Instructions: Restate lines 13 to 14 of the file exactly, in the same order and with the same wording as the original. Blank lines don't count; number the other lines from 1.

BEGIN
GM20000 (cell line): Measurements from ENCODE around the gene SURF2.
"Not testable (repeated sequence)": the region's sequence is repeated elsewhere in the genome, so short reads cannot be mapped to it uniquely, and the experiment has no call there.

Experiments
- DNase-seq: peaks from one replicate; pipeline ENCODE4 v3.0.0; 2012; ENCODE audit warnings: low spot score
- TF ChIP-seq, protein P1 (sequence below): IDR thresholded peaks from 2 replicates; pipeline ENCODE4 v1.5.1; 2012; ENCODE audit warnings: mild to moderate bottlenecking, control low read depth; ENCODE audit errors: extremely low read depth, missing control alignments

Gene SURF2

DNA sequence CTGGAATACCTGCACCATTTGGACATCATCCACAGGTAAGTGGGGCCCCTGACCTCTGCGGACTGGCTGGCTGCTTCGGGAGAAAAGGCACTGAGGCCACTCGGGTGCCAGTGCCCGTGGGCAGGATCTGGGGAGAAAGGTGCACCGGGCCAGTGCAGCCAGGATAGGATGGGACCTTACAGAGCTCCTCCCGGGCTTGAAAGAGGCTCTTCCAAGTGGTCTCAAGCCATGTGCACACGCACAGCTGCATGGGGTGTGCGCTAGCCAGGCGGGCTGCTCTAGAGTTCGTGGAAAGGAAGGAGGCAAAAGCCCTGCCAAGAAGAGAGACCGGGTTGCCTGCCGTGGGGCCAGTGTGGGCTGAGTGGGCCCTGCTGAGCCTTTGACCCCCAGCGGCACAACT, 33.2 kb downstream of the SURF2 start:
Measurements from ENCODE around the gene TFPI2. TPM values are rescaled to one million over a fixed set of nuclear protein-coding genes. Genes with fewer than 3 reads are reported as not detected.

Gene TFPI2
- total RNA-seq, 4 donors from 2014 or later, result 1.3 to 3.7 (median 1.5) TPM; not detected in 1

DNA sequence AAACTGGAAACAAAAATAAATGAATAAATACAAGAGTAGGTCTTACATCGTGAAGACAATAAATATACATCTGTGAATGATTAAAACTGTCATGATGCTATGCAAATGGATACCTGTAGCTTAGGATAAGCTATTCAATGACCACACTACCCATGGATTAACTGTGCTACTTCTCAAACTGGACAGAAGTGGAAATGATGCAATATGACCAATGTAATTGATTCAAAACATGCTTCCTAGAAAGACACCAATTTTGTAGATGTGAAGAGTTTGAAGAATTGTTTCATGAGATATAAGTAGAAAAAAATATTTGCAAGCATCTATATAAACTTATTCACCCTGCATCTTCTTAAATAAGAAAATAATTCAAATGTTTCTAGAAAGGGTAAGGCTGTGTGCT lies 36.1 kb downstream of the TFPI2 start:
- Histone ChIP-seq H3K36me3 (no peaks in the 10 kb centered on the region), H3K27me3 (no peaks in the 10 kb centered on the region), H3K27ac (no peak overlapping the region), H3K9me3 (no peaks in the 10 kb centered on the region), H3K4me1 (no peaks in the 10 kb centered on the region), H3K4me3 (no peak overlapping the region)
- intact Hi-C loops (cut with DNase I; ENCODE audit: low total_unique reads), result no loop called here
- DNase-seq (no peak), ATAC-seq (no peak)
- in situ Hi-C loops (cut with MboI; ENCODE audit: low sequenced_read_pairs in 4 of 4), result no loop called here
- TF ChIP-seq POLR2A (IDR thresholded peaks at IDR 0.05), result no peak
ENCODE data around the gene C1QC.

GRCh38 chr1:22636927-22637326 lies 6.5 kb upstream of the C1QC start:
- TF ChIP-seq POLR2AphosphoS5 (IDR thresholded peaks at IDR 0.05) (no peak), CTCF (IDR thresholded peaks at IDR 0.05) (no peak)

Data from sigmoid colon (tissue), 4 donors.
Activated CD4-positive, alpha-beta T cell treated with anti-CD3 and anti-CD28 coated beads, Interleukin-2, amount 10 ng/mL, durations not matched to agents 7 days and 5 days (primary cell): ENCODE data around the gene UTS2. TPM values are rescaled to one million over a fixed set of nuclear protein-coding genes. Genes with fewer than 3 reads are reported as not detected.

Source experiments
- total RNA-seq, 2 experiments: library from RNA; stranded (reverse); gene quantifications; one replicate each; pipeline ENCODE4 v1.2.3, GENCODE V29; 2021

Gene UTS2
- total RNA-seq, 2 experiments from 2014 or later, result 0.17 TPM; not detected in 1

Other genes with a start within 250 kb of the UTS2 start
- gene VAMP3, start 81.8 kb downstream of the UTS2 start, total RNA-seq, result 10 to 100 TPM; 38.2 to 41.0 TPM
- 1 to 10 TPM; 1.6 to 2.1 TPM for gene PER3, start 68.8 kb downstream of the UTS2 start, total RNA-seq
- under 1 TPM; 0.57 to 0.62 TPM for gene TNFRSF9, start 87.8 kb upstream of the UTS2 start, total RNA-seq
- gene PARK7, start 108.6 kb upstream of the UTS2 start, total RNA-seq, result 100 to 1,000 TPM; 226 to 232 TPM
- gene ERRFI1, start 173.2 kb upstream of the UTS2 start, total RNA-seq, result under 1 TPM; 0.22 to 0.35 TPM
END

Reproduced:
- intact Hi-C loops (cut with DNase I; ENCODE audit: low total_unique reads), result no loop called here
- DNase-seq (no peak), ATAC-seq (no peak)